Beach v. Berdell

| The Superior Court of New York City | Jul 2, 1853

By the Court.

The order overruling the demurrer must be affirmed. In judging of the sufficiency of the defence which is set up in that part of the answer to which the demurrer relates, we are clearly of opinion that we have no right to reject from our consideration those parts of the answer which precede it. They must be read and construed in connexion. In determining the question, whether matters pleaded as a separate defence do or do not constitute a bar to the plaintiff’s recovery, it must in many cases be a material consideration, whether the allegations in the complaint are admitted or denied, since upon the one supposition a defence may he plainly insufficient, which upon the other would be as certainly valid.

Here the first paragraph in the answer explicitly denies that the Texas bond, if bond it may he called, was deposited with the defendant by Spooner, or any agent of Spooner. It denies, therefore, that there was any such bailment as the complaint alleges. Hence, upon the pleadings as they stand, the question whether a bailee can set up the title of a third person in opposition to that of his bailor, does not at all arise, and consequently the whole argument in support of the demurrer falls to the ground. If there was no relation of bailor ' and bailee between Spooner and the defendant, the plaintiff can only recover upon the ground that he is the true owner of the bond in question, and to his claim as such the facts set forth in *335that part of the answer, which is covered by the demurrer, constitute a full defence.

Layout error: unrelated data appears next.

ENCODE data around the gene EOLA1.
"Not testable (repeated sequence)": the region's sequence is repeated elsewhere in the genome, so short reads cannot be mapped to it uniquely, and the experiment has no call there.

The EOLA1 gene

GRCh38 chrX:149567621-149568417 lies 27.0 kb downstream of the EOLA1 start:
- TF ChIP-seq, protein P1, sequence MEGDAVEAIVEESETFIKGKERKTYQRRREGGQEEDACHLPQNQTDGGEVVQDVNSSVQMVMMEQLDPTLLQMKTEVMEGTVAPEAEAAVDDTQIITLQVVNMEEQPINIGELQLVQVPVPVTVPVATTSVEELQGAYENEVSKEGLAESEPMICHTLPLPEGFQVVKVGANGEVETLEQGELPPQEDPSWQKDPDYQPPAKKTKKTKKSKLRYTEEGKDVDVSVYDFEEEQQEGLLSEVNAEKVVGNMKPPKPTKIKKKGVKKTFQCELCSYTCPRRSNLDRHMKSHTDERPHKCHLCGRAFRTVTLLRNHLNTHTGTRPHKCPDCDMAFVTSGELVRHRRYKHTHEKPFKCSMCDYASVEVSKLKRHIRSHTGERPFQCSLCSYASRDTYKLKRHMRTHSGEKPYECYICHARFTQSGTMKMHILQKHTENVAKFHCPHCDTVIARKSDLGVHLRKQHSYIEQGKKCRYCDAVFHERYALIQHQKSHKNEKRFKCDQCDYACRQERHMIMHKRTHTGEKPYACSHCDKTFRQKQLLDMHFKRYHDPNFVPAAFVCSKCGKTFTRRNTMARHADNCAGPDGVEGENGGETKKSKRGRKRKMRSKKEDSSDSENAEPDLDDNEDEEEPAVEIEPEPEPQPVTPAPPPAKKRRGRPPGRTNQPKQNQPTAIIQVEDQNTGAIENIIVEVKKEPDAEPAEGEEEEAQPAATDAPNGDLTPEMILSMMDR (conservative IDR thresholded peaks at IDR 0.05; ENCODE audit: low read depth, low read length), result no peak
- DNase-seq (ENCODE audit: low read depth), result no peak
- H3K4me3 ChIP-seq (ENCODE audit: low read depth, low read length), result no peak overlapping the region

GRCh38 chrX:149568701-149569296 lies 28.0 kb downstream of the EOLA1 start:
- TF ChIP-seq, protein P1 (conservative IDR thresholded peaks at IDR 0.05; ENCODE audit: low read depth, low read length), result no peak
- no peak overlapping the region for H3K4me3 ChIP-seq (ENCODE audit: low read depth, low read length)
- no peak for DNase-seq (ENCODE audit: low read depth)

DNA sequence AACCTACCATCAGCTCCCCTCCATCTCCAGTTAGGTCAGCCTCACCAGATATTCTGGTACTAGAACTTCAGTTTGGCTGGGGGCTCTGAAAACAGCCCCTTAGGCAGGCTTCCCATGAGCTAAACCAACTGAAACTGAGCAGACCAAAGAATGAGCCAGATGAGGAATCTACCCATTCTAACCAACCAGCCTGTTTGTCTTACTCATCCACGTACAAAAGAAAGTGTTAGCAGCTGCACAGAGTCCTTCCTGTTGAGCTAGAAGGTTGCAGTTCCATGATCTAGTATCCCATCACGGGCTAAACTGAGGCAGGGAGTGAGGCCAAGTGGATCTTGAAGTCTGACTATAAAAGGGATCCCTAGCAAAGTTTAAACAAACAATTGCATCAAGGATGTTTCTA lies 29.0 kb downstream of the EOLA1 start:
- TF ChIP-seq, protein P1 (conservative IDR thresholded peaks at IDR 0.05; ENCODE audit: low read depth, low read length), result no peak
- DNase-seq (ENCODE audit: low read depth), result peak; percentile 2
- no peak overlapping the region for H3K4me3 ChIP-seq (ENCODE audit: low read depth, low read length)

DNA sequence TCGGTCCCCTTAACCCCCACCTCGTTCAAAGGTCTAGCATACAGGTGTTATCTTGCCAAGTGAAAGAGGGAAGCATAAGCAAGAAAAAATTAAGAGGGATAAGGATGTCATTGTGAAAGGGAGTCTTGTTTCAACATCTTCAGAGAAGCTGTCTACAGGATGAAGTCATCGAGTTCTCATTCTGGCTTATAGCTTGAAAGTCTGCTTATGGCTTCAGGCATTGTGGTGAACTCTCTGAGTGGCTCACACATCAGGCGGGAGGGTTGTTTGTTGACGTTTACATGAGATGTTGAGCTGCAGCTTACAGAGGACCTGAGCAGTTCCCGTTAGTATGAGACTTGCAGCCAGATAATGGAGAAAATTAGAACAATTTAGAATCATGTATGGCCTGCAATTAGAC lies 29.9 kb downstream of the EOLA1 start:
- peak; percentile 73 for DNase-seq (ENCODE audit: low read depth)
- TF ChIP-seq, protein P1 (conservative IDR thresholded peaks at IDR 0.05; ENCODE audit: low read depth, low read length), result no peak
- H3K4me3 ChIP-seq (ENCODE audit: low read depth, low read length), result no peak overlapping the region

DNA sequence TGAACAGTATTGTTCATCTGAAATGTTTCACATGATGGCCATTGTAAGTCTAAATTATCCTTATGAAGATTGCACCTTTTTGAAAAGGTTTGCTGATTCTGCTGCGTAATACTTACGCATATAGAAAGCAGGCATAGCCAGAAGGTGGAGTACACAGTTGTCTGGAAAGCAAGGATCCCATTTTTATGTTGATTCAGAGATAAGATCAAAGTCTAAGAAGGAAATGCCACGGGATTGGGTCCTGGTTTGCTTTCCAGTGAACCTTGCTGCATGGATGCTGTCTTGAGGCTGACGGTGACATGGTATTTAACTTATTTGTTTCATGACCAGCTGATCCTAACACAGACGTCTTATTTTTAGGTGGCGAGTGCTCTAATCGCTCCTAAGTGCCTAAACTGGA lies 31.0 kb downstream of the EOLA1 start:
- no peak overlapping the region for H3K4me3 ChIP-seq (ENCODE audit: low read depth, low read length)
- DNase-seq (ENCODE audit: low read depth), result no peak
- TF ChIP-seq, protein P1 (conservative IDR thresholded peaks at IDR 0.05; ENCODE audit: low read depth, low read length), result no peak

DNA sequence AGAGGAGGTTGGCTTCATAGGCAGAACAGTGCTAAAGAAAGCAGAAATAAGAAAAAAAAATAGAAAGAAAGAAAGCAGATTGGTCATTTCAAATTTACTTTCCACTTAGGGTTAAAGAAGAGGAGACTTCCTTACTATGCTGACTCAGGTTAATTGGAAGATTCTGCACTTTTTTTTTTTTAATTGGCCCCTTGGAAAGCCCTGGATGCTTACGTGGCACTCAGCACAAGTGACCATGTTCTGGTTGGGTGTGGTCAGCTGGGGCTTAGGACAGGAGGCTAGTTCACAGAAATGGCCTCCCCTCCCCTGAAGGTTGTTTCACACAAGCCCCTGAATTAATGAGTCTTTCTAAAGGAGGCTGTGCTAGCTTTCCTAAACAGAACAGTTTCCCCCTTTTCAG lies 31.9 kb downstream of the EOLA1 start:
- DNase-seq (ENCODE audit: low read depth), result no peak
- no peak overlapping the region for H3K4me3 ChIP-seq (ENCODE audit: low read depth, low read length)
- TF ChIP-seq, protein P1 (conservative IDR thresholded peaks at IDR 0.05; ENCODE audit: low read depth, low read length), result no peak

It is not to be inferred from these remarks that had the defendant admitted that he received the bond as the bailee of Spooner, he could not, in our opinion, have interposed the defence which is now set up in his answer. The judges of this court who dScided the case of Bates v. Staunton, 1 Duer S. C. R., p. 85, were disposed to think that in actions like the present, the right of the true owner may be set up, in all cases where, upon his demand, the property has been in fact delivered to him before the commencement of the suit,” and Chancellor Kent has clearly expressed the same opinion—2 Kent’s Com., p. 567. It cannot, however, be said that the question is wholly free from doubt, and as we do not think it is properly before ns, we shall leave it undecided.

Holding the answer to he good, it is not necessary to express any opinion upon the objections that were taken to the complaint.

Order overruling demurrer affirmed, with costs,